The Supreme Court’s denial of cert in the pending same-sex marriage cases has sent Bryan Fischer into quite a little hissy fit. He’s been railing about it endlessly on his radio show and in a column on the American Family Association website, where he screams TYRANNY!
The nearest parallel we can find to what happened yesterday is the Court’s 1857 decision legitimizing the institution of slavery. In the Dred Scott case, the Supreme Court put its stamp of approval on a pernicious, degrading, decivilizing institution and gave it the patina of constitutional authority.
The Court duplicated its wrongheaded and grossly immoral Dred Scott ruling yesterday by imposing same-sex marriage on the entire country. This is tyranny.
The Court was wrong in 1857 and it was wrong yesterday. It was wrong on slavery and it is wrong on sodomy.
The closest parallel? Seriously? There’s nothing remotely analogous between the two situations. If anything, the comparison is the exact opposite. Dred Scott explicitly denied the common humanity and equal rights of black people just as Fischer seeks to deny the same to gay people:
In the opinion of the court, the legislation and histories of the times, and the language used in the Declaration of Independence, show, that neither the class of persons who had been imported as slaves, nor their descendants, whether they had become free or not, were then acknowledged as a part of the people, nor intended to be included in the general words used in that memorable instrument.
It is difficult at this day to realize the state of public opinion in relation to that unfortunate race, which prevailed in the civilized and enlightened portions of the world at the time of the Declaration of Independence, and when the Constitution of the United States was framed and adopted. But the public history of every European nation displays it in a manner too plain to be mistaken.
They had for more than a century before been regarded as beings of an inferior order, and altogether unfit to associate with the white race, either in social or political relations; and so far inferior, that they had no rights which the white man was bound to respect; and that the negro might justly and lawfully be reduced to slavery for his benefit. He was bought and sold, and treated as an ordinary article of merchandise and traffic, whenever a profit could be made by it. This opinion was at that time fixed and universal in the civilized portion of the white race. It was regarded as an axiom in morals as well as in politics, which no one thought of disputing, or supposed to be open to dispute; and men in every grade and position in society daily and habitually acted upon it in their private pursuits, as well as in matters of public concern, without doubting for a moment the correctness of this opinion.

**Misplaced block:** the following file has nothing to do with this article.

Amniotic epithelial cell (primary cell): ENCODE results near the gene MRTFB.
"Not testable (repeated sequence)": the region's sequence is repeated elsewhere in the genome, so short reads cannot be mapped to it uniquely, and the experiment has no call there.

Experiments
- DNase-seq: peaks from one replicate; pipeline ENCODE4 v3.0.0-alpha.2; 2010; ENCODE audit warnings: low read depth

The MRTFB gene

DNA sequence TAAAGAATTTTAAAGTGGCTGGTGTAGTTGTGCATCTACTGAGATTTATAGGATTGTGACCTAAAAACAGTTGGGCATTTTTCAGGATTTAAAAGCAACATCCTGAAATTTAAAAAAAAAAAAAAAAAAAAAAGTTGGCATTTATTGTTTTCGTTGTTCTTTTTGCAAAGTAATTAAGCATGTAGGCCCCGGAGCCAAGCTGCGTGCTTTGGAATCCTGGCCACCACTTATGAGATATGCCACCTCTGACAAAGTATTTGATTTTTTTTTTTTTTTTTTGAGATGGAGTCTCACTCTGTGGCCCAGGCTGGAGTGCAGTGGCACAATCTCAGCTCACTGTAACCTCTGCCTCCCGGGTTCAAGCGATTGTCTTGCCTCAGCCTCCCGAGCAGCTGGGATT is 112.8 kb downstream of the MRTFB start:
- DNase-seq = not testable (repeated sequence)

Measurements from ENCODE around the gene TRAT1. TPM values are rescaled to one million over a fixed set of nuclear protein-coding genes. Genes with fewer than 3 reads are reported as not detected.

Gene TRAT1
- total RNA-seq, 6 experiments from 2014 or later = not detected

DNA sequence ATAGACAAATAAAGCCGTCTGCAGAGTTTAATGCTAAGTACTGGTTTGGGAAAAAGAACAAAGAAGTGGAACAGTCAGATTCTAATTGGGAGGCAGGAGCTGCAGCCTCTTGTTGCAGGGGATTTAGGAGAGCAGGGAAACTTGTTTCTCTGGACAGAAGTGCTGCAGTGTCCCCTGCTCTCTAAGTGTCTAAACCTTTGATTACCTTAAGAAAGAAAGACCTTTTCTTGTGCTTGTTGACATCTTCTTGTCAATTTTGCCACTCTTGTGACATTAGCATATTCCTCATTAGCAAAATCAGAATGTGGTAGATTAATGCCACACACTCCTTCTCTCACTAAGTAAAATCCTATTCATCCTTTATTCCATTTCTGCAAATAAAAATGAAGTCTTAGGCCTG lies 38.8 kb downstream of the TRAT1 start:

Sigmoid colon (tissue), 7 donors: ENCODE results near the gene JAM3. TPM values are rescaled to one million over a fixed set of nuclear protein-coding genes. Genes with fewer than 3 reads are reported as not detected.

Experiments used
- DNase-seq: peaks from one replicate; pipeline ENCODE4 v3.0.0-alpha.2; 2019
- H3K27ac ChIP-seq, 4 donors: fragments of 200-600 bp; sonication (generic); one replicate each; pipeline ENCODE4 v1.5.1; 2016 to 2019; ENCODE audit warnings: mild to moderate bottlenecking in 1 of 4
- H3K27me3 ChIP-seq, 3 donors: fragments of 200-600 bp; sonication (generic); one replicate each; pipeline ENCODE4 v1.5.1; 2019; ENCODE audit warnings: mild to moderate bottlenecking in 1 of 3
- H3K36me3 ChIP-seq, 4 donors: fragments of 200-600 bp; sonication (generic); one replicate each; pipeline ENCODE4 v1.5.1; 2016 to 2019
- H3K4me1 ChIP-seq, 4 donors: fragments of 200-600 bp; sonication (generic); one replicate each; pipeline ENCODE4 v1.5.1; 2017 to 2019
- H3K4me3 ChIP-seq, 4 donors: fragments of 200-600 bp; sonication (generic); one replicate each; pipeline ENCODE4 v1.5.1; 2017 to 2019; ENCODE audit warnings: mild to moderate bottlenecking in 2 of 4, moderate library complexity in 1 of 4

The federal Constitution given to us by the Founders is silent on the subject of marriage and homosexuality. You can read it front to back, back to front, left to right, right to left, upside down and in Sanskrit and you will find not a single, solitary shred of authorization for any part of the central government to dictate domestic policy to the states.
Article I, Section 8 lists all the powers of action the people of the United States have delegated to our central government. The authority to define marriage is not among them. It is conspicuous by its absence.
The Federal constitution given to use by the Founders is silent on the subject of the right to travel freely. And the right to send one’s children to private schools or to homeschool them. And a thousand other rights that Fischer would fully support and takes for granted. This argument is just incredibly stupid.